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Yaks (Bos mutus) are bovids who live in India and China. In the past, they roamed throughout Bhutan and Nepal, where they are presently thought to be extinct. The species exists in both domesticated and wild forms, although only the wild specimens' numbers are falling. Yaks were previously considered an endangered species, and they now are tagged as vulnerable.
Wild yaks inhabit isolated areas within the Tibetan Plateau, specifically grassy areas, steppes, deserts and tundras. Although they gravitate to grass, their living environments aren't always similar in terms of what kinds of plants are available. The habitats aren't always similar in terms of rainfall, either. Seasons sometimes determine where yaks choose to set up residence, too. They generally favor colder temperatures. Yaks spend a lot of time moving around in herds of their own genders. Males sometimes live independently or in tiny social units. When it comes time to reproduce, however, they promptly depart their units to go seek out females. Male yaks are typically extremely aggressive to each other in efforts to mate.
The yak population is dropping for numerous reasons, one of which is unlawful hunting. Yaks are often sought for their flesh. Male yaks are usually easier hunting targets than females are, likely due to their habits of leaving the females' usually hilly stomping grounds.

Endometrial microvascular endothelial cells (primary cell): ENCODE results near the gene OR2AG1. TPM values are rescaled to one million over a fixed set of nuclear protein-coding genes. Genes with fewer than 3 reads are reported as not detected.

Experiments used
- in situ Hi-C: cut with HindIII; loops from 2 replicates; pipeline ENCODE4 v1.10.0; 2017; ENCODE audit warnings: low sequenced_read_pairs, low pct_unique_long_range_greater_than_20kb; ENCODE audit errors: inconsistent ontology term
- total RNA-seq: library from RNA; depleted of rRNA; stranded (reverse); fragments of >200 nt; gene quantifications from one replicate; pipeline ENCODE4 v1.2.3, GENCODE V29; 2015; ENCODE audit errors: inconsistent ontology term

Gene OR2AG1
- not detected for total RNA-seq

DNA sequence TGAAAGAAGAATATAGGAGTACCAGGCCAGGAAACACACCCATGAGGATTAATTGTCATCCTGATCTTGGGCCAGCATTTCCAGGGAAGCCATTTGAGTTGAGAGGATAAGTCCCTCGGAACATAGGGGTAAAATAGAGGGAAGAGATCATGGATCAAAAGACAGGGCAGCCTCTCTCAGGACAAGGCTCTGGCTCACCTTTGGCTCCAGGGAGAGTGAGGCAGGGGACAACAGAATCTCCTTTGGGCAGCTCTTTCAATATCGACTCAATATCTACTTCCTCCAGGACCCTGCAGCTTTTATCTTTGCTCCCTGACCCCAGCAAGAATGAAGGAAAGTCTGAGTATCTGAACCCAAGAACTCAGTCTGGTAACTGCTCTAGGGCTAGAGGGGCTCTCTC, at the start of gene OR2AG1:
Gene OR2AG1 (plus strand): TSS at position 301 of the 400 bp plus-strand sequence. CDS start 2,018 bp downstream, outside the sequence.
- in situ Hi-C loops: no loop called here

The presence of domesticated yaks is troubling to the future of wild yaks. When their domesticated counterparts employ their living environments, it pushes them out because of factors such as rivalry over grazing spaces. Wild yaks are sometimes made to retreat to even more elevated and difficult-to-reach mountainous landscapes. The possible exchange of illnesses between wild and domesticated yaks is also a dilemma. Also, breeding between domesticated and wild yaks is dangerous to their population's strengths. The differences between domesticated and wild yaks are easily apparent. Not only is their coloration different, the wild guys are also significantly bigger.
Despite being granted Chinese protection in 1962, the population of wild yaks continues to get smaller. Some yaks live in designated nature areas in China, including the Changtang and Arjin Shan reserves, for example. These areas aren't total safe havens against habitat minimization and hunting troubles, though. In 1995, the planet's total wild yak count was guessed to be around 15,000 individuals.
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